For Client B, they ended with 1,548 Disavowed Domains. The previous Disavow (before we acquired paid tools to help), had 1,058. Assuming that we disavowed 100% of links at the end (a bold assumption), we can assume that 68% of links found is not enough to meet the threshold.

While we can’t come to any further conclusions, we would guess that the disavow threshold sits between 85-90% based on the feel of doing these repeatedly.

Regardless, gathering the links is the most important part. We have several tools including Analytics Filtered Reports and self-made excel spreadsheets to gather the links, but there are also several paid tools, the best being Link Detox from our experience.

After that, we have to visit every site and make a decision on whether we want the link removed as well as gather contact information for the webmaster. Meanwhile, we document all our efforts, submit the text-only disavow file to Google Webmaster Tools, submit the reconsideration and pray we didn’t get a virus from visiting the dark corners of the internet.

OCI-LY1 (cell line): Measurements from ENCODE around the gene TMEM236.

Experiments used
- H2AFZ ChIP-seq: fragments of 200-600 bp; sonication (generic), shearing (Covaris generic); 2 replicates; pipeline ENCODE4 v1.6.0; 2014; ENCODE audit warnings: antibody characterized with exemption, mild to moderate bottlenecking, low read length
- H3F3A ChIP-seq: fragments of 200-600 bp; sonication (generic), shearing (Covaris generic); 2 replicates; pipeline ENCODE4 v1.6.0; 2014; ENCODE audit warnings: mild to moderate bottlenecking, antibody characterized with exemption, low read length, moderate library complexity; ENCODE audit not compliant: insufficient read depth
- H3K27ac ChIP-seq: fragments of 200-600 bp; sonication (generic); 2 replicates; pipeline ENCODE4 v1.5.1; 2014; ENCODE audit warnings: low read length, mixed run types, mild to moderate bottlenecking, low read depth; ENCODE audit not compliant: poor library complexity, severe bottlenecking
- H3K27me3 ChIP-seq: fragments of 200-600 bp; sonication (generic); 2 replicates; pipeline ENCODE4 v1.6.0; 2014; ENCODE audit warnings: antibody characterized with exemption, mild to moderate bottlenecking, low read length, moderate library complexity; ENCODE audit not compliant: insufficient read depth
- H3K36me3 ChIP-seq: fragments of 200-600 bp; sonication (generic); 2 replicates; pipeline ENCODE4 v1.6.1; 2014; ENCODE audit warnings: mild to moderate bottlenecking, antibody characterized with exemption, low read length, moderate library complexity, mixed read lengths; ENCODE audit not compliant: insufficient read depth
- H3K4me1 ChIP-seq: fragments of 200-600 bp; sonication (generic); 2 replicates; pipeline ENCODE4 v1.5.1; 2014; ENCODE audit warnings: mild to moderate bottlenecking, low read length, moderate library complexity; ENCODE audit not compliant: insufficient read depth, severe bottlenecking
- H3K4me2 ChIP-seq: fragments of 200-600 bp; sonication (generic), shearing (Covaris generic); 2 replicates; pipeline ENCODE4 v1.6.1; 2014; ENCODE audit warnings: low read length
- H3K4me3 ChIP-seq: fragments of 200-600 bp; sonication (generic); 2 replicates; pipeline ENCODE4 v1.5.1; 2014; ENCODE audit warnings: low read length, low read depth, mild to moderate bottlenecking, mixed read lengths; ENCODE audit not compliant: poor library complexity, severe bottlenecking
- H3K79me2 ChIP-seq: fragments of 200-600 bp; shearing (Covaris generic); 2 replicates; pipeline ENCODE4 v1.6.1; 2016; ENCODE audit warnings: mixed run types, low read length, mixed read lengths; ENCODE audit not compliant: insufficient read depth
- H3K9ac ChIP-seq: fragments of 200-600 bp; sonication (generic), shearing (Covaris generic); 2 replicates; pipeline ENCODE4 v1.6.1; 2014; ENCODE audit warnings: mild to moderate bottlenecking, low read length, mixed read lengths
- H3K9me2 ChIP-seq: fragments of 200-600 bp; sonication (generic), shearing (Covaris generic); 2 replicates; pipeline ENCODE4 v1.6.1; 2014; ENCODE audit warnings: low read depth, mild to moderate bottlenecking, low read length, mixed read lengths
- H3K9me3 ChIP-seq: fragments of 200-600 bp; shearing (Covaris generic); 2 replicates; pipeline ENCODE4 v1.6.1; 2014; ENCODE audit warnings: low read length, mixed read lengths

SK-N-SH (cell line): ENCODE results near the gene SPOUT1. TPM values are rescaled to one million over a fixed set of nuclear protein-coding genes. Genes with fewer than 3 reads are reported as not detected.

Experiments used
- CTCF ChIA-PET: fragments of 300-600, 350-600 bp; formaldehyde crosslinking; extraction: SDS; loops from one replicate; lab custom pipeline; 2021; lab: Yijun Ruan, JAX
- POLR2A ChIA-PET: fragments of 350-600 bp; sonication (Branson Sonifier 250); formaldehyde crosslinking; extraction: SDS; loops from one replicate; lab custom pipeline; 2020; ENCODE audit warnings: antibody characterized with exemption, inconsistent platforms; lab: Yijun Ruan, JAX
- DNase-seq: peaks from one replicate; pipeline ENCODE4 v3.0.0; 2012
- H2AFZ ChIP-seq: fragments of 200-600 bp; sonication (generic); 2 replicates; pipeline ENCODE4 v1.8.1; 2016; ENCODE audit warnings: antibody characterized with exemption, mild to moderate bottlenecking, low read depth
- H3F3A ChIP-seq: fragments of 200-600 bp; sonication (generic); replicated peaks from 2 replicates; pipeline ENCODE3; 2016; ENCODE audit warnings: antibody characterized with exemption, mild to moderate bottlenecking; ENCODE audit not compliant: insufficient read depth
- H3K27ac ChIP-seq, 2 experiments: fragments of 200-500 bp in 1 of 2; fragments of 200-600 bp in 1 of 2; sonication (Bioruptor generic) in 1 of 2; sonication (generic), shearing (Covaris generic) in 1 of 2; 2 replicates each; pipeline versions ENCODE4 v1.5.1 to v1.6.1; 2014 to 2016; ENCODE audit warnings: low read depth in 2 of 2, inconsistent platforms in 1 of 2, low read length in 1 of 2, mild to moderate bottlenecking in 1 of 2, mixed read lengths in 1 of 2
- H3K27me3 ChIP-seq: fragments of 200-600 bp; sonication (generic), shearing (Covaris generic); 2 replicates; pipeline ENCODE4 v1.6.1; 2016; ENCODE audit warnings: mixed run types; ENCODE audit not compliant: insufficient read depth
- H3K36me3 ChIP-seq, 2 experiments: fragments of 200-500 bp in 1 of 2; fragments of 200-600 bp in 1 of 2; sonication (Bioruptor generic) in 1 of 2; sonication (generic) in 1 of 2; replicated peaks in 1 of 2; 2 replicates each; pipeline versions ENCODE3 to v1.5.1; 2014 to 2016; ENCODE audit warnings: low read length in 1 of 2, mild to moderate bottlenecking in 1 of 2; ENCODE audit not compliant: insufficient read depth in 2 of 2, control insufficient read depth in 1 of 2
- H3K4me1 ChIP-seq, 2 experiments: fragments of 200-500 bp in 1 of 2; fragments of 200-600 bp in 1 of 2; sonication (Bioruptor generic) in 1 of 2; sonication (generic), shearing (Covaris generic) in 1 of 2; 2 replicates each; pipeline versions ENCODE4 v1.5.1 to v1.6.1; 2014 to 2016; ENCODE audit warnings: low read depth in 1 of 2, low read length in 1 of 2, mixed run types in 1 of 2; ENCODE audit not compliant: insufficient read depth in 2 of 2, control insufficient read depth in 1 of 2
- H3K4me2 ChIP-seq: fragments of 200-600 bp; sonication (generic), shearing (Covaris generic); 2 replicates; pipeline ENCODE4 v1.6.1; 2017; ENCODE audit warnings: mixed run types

So the long process in which we were bombarded by virus-laden pages is finally over! Everyone involved has a few more gray hairs, but the reconsideration is out the window. It’s such a great reconsideration, Google HAS to accept it. Or at least read it… right?

If you suspect that your website might have been penalized, I’d be glad to conduct a free assessment for you. Just shoot an email to and we’ll send a quick assessment within 48 hours!

Any penalty can be removed regardless of size or severity, but it might require a lengthy process to get it right.

***Please note, Google and Bing have the final say on whether penalties are lifted and results cannnot be guaranteed.

Leave a Reply